Key Elements of a Strategic Framework
A strategic framework is your road map for moving your business forward. Instead of doing what seems like the next best thing, you can stop and take the time to develop a strategy. You'll need to consider some key elements to build that strategy. Once you have your strategic framework in place, you can utilize it repeatedly to alter or refine your course.
Your company must have a mission statement that clearly states your values and what your company will contribute to the business world, society or simply your customer's well-being. Your mission describes the general activities you will engage in to bring your vision to fruition. For example, a vision could be stated, "XYZ Company will become the premiere provider of travel services in the state." The mission would state, "We provide travel customers a stellar service, lowest prices and the best travel convenience." The rest of your strategic framework springs from your vision and mission. In this example, XYZ Company would build a strategy that would include marketing itself on a state-wide basis based on superior customer service.
Before you implement your strategy, you must fully understand the forces inside and outside your company that can make your strategy successful. You need to ask yourself what internal characteristics and resources you have that will take you where you want to go. To return to our example, the owner of XYZ Company could recognize that he has a highly experienced and qualified customer service manager, a well-designed training program for customer service personnel and software that shows the best accommodations at the best prices state-wide. These would all be internal drivers. An example of an external driver would be a shift in the market away from do-it-yourself travel sites to full service travel agencies. In short, you must find the advantages you have within your company and opportunities in the marketplace that you can use as reality checks in your strategic framework.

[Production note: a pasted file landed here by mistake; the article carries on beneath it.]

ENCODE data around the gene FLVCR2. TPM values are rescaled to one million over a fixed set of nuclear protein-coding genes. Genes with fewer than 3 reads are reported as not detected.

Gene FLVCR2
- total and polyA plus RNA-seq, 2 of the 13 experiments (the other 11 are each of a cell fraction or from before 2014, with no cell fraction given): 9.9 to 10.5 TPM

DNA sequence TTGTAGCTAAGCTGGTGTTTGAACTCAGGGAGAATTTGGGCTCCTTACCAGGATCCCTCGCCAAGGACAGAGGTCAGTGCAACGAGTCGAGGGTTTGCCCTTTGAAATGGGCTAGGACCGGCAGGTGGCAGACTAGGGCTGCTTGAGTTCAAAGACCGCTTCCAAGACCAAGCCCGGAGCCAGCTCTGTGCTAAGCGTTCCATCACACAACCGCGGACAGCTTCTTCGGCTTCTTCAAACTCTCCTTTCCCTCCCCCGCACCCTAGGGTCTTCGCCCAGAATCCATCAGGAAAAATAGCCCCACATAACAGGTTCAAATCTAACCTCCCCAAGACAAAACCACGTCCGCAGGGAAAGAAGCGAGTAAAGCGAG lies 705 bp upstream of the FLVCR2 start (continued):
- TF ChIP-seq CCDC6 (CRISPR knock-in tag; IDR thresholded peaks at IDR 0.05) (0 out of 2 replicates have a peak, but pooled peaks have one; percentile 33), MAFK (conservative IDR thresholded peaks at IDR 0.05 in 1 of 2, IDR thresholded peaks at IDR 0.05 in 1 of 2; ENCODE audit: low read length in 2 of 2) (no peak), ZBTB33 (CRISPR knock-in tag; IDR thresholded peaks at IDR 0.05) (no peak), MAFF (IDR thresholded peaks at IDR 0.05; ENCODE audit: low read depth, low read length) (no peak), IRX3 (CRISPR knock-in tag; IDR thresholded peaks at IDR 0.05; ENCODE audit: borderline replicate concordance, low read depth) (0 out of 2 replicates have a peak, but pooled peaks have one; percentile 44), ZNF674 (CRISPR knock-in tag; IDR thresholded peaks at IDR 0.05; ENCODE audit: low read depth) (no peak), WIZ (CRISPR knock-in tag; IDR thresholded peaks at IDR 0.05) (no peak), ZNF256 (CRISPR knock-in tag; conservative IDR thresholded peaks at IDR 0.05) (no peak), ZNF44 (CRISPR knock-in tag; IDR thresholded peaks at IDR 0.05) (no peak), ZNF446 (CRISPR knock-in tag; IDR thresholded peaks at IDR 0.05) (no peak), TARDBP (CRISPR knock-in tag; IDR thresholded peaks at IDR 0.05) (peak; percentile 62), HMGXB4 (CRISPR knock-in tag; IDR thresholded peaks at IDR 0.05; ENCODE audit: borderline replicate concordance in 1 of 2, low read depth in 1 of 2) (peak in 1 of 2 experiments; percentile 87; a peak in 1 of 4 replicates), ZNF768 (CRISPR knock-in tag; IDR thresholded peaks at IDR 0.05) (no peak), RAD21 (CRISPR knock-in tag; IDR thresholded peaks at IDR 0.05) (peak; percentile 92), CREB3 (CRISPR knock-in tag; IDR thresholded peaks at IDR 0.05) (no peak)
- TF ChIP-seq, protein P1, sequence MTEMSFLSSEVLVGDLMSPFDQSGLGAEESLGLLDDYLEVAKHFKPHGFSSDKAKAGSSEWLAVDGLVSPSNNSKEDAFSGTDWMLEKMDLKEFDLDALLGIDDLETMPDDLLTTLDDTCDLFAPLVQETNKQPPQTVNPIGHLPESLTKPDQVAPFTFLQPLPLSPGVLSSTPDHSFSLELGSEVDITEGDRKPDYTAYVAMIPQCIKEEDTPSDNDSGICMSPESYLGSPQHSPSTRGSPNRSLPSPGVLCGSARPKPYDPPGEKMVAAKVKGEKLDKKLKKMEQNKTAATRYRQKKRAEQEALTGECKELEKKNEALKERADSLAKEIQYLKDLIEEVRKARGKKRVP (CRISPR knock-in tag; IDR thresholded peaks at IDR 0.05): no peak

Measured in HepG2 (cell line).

Every task your employees engage in should be clearly related to your vision and mission and lead directly to achieving short-term objectives. Each of those objectives must be a giant step in the direction of reaching your large goals. Any tasks, objectives or goals that are not plainly part of your long-term strategy do not belong in your strategic framework. Build your strategy on a scaffolding of tasks, objectives and goals you have consciously chosen.
Your strategic framework will gain a sense of urgency from time frames. All of the deadlines for your objectives, goals and tasks must not only be clearly stated, they must be clearly communicated to employees. If your workforce knows, for example, that your strategy is to launch two new products in the next 18 months, that framework will serve as a guide for adding capacity to launch those products. Your time frames help every department and employee measure progress.